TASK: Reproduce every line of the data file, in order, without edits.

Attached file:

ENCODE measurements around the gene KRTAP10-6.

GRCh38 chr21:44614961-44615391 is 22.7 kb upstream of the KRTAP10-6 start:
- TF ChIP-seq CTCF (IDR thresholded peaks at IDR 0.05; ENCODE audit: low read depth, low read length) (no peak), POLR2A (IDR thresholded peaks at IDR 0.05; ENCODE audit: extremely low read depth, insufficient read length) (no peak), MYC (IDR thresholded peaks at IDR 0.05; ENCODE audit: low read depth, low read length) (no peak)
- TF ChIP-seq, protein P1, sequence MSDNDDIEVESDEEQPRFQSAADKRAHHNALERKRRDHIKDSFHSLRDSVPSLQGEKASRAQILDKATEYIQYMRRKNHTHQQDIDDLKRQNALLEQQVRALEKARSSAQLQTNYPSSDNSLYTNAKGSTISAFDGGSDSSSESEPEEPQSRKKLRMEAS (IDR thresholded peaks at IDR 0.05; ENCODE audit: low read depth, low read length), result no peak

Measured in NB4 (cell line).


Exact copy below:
ENCODE measurements around the gene KRTAP10-6.

GRCh38 chr21:44614961-44615391 is 22.7 kb upstream of the KRTAP10-6 start:
- TF ChIP-seq CTCF (IDR thresholded peaks at IDR 0.05; ENCODE audit: low read depth, low read length) (no peak), POLR2A (IDR thresholded peaks at IDR 0.05; ENCODE audit: extremely low read depth, insufficient read length) (no peak), MYC (IDR thresholded peaks at IDR 0.05; ENCODE audit: low read depth, low read length) (no peak)
- TF ChIP-seq, protein P1, sequence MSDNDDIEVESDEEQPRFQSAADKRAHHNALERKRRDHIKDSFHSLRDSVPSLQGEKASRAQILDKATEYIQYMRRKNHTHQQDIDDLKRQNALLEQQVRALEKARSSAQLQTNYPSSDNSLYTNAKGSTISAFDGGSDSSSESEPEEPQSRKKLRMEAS (IDR thresholded peaks at IDR 0.05; ENCODE audit: low read depth, low read length), result no peak

Measured in NB4 (cell line).